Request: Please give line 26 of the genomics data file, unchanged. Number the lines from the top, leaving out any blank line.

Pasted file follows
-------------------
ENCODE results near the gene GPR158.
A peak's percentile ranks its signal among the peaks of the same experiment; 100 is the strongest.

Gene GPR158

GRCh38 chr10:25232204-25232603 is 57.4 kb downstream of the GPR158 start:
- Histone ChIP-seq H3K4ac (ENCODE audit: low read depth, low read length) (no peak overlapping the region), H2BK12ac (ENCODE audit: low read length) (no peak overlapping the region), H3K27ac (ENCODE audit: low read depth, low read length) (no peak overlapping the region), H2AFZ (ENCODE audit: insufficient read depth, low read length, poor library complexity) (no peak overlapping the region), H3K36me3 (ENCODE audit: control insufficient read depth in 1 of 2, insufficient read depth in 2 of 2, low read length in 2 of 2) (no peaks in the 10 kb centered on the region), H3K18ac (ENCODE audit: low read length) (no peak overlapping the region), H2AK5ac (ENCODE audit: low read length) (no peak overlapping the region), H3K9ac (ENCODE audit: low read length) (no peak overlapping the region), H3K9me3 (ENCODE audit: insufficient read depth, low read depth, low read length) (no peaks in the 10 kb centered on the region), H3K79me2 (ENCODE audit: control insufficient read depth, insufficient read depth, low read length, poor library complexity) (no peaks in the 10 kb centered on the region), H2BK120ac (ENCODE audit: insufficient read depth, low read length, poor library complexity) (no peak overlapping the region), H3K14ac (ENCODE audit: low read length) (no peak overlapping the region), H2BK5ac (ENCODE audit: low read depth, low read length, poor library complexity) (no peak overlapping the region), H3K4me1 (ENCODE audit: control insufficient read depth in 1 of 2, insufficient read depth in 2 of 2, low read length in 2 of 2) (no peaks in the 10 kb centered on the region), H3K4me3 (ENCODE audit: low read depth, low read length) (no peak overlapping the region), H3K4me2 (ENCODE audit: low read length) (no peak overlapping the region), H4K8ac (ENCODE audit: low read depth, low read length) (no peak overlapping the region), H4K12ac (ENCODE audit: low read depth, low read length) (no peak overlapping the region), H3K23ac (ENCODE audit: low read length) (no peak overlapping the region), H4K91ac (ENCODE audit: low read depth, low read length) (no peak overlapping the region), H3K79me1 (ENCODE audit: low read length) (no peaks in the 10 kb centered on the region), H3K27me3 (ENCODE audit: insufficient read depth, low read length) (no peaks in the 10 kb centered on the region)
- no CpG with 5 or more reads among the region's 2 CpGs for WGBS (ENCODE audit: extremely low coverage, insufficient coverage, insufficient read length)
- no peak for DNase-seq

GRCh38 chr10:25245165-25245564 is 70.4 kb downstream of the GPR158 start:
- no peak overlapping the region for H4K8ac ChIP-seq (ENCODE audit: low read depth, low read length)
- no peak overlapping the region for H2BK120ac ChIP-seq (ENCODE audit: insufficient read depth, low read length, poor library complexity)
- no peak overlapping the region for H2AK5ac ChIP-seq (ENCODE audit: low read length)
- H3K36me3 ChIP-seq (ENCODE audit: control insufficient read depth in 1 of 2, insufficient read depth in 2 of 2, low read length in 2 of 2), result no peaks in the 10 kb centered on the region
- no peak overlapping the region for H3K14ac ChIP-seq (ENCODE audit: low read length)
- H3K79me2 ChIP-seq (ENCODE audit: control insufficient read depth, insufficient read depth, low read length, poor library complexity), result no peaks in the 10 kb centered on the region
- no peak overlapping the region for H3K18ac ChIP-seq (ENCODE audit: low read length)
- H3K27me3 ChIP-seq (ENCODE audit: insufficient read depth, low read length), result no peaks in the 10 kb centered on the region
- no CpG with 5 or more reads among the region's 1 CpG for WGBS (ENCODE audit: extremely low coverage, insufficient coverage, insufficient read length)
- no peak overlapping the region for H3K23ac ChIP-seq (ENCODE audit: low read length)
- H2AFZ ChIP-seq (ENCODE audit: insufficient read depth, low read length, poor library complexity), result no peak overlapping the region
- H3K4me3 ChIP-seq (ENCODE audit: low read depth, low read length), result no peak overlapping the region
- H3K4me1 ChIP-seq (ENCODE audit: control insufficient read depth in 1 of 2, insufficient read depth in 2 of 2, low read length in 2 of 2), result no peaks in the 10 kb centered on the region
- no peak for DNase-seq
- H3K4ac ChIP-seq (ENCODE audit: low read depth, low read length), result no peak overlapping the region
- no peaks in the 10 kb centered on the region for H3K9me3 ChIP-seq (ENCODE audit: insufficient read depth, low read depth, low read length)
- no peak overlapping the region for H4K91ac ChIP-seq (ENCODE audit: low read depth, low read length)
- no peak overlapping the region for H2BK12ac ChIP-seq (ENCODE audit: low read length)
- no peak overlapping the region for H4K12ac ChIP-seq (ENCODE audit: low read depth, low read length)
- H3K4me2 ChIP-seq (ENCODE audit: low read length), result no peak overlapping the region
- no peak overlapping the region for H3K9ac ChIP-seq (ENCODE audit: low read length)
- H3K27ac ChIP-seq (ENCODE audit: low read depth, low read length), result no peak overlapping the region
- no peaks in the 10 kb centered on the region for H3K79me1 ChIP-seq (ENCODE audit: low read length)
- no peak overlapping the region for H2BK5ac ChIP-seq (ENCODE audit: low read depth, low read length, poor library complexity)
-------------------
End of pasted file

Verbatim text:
- no peak overlapping the region for H2BK12ac ChIP-seq (ENCODE audit: low read length)